John Prine/Pieta Brown; September 23, 2010; DECC (Duluth Entertainment and Convention Center)
I found myself in Duluth to see a show for the second time this month. This time the sister I had been going to visit on the last trip was meeting us here to see one of her favorite musicians. She’s been a John Prine fan for as long as I can remember, but I found him through a very backward route. I was listening to A3’s Exile on Coldharbour Lane for the first time at a friend’s house. I hadn’t heard of them before but I was already intrigued by the bass heavy “country acid gospel house music” (as they like to call it) when a strangely familiar track came on. “This is a Nanci Griffith song,” I claimed, not realizing that many of the tracks on her Other Voices Other Rooms are covers. I looked at the case, “Prine, huh. I think my sister likes him.” “Speed of the Sound of Loneliness” quickly became my favorite track on Coldharbour, and when I was lucky enough to see A3 opening for Chumbawumba several months later I was the only one who raised their hand in response to the inquiry “Does anyone out there listen to John Prine?” “Uh… one, OK.”
I should mention that the lucky part was seeing them, not the Chumbawumba part where I happily gave up my front row spot to screaming fourteen year olds and their parents. I half expected it come full circle tonight, but Prine didn’t ask if anyone out there listened to A3 before he played my favorite song. I’ve seen Prine a handful of times before, but this was the first time I’d heard him do this song. “OK, we can go,” I announced after it was through. Even though we were only three songs into the set, I couldn’t imagine it getting any better than that. It was a great show, but two hours later that was still the high point. The low point was easily the crowd who was unacceptably vocal for the stateliness and size of the venue. It wouldn’t have been so bad if they hadn’t been yelling such stupid things. “I love you John!” was a frequent cry. Well, of course you do, you paid $65 or more to see him play. The fact that most of these outbursts came during quiet moments of songs made it even more annoying. Behind us in the balcony a voice yelled out “Dear Abby” at every opportunity. Since he’s played it every time I’ve seen him, it was like yelling “Freebird” at a Skynryd concert.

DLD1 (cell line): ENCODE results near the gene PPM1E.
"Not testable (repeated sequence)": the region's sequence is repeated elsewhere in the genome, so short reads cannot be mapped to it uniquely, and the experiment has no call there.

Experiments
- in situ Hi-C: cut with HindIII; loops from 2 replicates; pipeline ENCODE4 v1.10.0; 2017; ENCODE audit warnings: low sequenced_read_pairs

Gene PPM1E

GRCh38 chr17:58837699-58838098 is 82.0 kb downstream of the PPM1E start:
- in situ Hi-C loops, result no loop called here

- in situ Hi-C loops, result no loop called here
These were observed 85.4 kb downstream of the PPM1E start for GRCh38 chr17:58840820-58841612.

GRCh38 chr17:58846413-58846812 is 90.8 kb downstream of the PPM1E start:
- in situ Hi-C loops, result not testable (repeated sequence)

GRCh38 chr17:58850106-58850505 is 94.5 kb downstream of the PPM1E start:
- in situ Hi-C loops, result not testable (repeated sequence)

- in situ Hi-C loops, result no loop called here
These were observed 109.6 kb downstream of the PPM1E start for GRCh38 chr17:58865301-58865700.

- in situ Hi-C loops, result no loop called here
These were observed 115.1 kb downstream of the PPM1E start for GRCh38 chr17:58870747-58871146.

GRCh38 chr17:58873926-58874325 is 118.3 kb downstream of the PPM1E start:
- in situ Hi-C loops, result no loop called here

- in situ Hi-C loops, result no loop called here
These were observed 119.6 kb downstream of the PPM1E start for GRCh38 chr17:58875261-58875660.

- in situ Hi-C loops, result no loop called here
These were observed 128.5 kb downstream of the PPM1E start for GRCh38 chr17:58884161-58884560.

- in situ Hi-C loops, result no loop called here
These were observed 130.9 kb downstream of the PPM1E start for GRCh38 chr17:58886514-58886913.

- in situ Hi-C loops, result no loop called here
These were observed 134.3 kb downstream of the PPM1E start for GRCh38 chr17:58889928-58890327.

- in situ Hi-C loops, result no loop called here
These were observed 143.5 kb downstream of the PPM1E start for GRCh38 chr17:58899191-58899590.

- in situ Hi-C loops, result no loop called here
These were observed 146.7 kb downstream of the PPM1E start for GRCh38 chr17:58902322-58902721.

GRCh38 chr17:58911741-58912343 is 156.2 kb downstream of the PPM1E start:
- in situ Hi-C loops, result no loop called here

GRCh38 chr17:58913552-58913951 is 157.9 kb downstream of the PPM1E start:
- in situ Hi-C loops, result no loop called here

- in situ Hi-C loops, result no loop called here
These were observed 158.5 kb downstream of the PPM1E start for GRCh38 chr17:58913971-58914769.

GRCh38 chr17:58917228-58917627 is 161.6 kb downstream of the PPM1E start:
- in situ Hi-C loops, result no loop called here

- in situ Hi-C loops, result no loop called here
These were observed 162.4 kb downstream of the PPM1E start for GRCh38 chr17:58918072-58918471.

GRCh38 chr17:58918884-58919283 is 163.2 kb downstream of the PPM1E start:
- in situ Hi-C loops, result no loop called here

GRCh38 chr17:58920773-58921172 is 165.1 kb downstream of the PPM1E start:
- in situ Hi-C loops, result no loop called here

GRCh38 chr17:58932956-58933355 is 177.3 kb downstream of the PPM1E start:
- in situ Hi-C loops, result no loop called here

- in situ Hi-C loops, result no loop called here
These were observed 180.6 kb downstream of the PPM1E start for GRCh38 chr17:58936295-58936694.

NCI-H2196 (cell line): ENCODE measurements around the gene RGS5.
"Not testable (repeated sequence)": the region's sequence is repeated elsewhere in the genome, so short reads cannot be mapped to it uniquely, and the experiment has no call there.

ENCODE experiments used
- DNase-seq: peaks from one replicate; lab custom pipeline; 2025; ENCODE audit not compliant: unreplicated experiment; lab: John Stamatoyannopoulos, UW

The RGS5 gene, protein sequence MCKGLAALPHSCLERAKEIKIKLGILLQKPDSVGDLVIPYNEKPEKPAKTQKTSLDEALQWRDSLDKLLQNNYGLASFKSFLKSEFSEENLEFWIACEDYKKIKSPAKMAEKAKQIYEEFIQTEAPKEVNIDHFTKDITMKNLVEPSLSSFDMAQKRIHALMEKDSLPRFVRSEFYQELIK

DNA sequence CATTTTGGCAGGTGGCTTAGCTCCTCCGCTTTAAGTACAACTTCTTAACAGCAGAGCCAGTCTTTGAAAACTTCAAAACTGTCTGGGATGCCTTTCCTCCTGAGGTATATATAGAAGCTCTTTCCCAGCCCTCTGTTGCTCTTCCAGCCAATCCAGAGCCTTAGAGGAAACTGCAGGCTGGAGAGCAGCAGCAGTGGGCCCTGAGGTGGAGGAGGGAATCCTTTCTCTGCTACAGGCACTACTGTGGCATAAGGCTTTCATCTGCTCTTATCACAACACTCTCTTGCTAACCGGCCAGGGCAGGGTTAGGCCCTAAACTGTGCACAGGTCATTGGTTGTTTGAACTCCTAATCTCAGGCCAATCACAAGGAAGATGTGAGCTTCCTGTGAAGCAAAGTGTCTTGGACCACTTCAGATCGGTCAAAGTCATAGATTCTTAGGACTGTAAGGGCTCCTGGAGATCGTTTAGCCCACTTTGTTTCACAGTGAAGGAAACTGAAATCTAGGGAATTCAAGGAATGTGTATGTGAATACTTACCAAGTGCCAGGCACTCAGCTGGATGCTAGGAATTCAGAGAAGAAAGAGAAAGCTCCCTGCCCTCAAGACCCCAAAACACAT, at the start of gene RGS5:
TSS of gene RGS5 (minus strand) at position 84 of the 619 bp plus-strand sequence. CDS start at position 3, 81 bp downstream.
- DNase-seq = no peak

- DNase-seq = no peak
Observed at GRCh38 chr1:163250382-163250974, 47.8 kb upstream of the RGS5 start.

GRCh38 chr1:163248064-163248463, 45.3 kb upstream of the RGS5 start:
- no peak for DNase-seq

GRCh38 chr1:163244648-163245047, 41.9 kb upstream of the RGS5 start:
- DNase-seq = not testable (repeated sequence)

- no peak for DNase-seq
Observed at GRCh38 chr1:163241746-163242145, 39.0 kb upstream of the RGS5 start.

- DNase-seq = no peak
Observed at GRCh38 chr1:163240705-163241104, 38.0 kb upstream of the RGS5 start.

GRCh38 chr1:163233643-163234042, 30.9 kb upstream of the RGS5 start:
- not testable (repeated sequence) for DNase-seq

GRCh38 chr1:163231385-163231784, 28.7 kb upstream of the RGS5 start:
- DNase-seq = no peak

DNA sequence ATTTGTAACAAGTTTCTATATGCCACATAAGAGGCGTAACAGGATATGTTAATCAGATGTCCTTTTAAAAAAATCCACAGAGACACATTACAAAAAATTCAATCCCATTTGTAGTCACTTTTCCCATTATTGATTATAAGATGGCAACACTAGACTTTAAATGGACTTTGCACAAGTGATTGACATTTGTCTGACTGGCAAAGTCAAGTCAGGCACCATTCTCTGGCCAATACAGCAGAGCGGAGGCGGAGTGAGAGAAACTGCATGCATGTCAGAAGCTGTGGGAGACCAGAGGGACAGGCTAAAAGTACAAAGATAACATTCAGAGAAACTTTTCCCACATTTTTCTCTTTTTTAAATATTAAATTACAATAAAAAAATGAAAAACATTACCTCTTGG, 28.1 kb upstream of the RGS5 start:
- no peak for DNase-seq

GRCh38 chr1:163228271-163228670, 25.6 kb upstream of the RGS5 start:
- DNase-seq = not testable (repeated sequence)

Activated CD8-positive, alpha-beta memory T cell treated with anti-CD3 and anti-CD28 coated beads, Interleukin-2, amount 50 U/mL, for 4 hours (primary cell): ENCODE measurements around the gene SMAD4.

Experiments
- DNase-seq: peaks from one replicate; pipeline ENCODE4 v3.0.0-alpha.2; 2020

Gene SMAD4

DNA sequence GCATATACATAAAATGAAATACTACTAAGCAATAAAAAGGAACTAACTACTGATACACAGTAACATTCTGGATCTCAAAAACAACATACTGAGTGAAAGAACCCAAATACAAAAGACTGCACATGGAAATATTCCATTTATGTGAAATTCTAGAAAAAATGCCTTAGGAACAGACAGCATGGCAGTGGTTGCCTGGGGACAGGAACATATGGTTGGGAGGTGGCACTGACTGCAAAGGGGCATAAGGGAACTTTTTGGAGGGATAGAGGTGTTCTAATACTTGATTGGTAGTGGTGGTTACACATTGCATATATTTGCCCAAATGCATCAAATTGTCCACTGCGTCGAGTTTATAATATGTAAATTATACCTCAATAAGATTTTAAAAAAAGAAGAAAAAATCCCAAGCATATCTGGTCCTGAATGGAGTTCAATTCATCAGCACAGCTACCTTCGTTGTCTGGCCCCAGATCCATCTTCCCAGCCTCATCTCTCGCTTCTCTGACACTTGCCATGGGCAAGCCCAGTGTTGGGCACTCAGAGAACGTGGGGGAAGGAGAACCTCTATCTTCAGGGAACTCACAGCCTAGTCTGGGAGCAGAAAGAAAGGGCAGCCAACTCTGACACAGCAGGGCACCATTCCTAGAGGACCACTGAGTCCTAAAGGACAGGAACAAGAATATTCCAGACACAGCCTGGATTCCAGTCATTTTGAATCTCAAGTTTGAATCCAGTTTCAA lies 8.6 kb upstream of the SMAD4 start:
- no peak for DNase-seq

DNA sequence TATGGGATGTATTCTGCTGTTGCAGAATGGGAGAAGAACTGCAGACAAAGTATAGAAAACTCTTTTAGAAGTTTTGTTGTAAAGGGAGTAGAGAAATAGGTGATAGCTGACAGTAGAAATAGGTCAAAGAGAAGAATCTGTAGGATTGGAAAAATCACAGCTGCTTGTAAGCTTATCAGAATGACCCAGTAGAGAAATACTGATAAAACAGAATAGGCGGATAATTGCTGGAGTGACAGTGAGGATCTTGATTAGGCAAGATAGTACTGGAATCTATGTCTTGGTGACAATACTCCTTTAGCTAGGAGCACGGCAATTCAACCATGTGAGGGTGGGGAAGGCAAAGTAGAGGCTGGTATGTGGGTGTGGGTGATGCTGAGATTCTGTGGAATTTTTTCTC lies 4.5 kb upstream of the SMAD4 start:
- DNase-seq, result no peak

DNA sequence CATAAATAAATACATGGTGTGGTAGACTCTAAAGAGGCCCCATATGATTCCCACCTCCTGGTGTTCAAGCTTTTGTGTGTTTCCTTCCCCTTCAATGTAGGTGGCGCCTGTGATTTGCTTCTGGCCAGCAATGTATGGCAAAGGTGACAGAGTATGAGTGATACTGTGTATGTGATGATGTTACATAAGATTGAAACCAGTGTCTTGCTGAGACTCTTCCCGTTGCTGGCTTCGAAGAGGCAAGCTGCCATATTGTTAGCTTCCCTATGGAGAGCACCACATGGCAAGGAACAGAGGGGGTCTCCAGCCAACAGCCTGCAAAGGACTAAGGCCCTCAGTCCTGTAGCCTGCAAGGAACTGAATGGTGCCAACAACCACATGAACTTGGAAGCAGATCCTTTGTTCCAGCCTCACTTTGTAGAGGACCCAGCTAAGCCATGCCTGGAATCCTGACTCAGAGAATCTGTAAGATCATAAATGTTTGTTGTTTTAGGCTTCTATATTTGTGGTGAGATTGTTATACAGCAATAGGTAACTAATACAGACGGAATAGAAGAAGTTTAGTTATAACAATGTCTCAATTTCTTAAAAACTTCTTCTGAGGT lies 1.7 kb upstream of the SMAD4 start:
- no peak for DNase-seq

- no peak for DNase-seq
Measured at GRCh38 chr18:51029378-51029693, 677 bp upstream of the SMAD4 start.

Prine was patient with all these outbursts, responding to some, other times just smiling, as he worked his way through a greatest hits type set beginning with “Sam Stone” a tragic tale of a veteran who returned home from Vietnam with a drug addiction. Many of Prine’s songs feature such vivid characters, the kind that you feel like you know, for better or worse, by the end of the song. The spoken sung “Lake Marie” is one of the exceptions; it combines a history lesson of sorts with the narrator’s thoughts on what looks to be the end of his relationship.
At the end of the set he introduced the band one more time, Jason Wilbur on guitar, Dave Jacques on upright and electric bass, “and I’m tired of playing.” He couldn’t have been too serious since he returned only a few minutes later for a stellar encore that featured opener Pieta Brown accompanied by Bo Ramsey, Greg Brown’s sideman and producer. “I’ve only written one duet in my life, and Pieta Brown has been gracious enough to come out here and sing it with me,” Prine introduced “In Spite of Ourselves.” It’is one of Prine’s best songs, and it was a delight to hear it live with Pieta taking the other half, singing the part originally done on record by Iris DeMent (who coincidentally is married to Greg Brown) and making it her own. I’ve seen Pieta several times, and Ramsey has always been the silent type, amazing on the guitar but staying clear of a microphone. Tonight however he sang a verse with Prine. I’ve never been much of a fan of Pieta, in fact we had missed half of her set, but her performance in the encore makes me want to give her another chance.